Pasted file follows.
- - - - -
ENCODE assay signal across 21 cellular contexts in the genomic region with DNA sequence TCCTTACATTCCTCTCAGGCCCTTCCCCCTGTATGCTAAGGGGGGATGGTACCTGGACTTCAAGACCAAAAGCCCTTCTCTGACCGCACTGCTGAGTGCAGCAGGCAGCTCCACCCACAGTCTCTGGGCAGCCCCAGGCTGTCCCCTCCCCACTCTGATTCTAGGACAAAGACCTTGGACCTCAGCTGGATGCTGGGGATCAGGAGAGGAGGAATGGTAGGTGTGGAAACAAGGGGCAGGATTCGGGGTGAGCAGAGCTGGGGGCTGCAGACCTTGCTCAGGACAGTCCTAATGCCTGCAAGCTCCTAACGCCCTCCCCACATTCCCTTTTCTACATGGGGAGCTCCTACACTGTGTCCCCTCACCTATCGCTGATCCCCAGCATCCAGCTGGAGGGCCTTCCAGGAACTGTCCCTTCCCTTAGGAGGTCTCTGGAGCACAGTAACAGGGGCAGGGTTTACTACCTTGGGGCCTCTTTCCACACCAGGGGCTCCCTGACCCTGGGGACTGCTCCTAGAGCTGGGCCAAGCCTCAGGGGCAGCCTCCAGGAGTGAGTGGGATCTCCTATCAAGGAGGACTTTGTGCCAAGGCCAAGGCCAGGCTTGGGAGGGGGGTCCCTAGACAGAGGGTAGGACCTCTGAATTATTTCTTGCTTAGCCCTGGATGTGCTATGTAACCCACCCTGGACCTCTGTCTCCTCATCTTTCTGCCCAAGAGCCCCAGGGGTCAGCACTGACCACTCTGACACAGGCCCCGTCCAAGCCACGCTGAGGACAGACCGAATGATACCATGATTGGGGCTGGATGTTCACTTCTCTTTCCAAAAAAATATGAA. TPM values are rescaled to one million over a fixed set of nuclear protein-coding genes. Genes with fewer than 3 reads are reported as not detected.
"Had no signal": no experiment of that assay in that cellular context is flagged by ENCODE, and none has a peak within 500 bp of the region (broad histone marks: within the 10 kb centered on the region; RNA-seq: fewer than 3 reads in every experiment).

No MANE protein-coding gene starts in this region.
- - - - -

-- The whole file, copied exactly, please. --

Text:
ENCODE assay signal across 21 cellular contexts in the genomic region with DNA sequence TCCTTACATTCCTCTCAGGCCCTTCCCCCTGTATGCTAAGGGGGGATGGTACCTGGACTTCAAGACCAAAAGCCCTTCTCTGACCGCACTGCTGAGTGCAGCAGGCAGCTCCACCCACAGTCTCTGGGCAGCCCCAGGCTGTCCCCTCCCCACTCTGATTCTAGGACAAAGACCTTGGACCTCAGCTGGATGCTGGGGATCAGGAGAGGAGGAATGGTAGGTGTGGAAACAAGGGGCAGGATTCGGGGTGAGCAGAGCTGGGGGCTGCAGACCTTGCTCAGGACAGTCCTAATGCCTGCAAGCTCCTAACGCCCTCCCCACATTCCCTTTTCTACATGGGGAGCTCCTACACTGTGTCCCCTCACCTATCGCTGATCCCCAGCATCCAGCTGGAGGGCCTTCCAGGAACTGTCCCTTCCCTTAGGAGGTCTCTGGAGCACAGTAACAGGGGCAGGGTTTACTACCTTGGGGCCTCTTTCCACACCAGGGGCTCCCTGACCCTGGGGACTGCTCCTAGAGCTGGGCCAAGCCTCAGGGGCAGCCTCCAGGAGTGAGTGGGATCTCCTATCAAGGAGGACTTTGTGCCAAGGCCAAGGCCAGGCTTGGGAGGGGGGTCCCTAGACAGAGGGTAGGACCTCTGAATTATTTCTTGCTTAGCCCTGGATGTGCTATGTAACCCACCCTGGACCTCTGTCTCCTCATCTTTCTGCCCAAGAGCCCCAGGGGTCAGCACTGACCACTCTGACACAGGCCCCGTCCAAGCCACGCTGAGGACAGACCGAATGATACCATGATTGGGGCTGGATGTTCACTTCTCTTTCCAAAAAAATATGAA. TPM values are rescaled to one million over a fixed set of nuclear protein-coding genes. Genes with fewer than 3 reads are reported as not detected.
"Had no signal": no experiment of that assay in that cellular context is flagged by ENCODE, and none has a peak within 500 bp of the region (broad histone marks: within the 10 kb centered on the region; RNA-seq: fewer than 3 reads in every experiment).

No MANE protein-coding gene starts in this region.